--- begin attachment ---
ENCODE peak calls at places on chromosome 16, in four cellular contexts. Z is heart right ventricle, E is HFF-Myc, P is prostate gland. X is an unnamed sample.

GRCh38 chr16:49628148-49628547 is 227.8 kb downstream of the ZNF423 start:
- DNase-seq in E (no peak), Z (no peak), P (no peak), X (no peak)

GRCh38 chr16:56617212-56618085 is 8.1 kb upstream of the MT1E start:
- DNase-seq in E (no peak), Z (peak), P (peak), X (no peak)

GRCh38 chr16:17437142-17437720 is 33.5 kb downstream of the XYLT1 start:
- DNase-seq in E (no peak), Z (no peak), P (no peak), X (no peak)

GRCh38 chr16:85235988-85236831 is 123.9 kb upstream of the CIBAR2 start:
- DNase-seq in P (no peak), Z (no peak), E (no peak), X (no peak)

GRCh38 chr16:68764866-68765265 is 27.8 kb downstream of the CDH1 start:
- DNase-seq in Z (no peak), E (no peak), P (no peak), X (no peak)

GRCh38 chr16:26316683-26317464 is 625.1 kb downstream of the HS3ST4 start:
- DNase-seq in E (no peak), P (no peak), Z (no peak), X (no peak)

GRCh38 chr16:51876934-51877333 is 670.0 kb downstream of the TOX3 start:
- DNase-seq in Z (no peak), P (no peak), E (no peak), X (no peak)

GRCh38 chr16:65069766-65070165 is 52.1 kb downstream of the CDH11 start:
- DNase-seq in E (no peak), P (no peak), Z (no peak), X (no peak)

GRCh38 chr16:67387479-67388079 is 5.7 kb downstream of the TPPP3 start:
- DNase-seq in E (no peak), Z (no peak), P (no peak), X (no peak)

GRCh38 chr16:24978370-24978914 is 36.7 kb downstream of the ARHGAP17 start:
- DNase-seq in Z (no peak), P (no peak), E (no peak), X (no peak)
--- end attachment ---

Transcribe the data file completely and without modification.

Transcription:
ENCODE peak calls at places on chromosome 16, in four cellular contexts. Z is heart right ventricle, E is HFF-Myc, P is prostate gland. X is an unnamed sample.

GRCh38 chr16:49628148-49628547 is 227.8 kb downstream of the ZNF423 start:
- DNase-seq in E (no peak), Z (no peak), P (no peak), X (no peak)

GRCh38 chr16:56617212-56618085 is 8.1 kb upstream of the MT1E start:
- DNase-seq in E (no peak), Z (peak), P (peak), X (no peak)

GRCh38 chr16:17437142-17437720 is 33.5 kb downstream of the XYLT1 start:
- DNase-seq in E (no peak), Z (no peak), P (no peak), X (no peak)

GRCh38 chr16:85235988-85236831 is 123.9 kb upstream of the CIBAR2 start:
- DNase-seq in P (no peak), Z (no peak), E (no peak), X (no peak)

GRCh38 chr16:68764866-68765265 is 27.8 kb downstream of the CDH1 start:
- DNase-seq in Z (no peak), E (no peak), P (no peak), X (no peak)

GRCh38 chr16:26316683-26317464 is 625.1 kb downstream of the HS3ST4 start:
- DNase-seq in E (no peak), P (no peak), Z (no peak), X (no peak)

GRCh38 chr16:51876934-51877333 is 670.0 kb downstream of the TOX3 start:
- DNase-seq in Z (no peak), P (no peak), E (no peak), X (no peak)

GRCh38 chr16:65069766-65070165 is 52.1 kb downstream of the CDH11 start:
- DNase-seq in E (no peak), P (no peak), Z (no peak), X (no peak)

GRCh38 chr16:67387479-67388079 is 5.7 kb downstream of the TPPP3 start:
- DNase-seq in E (no peak), Z (no peak), P (no peak), X (no peak)

GRCh38 chr16:24978370-24978914 is 36.7 kb downstream of the ARHGAP17 start:
- DNase-seq in Z (no peak), P (no peak), E (no peak), X (no peak)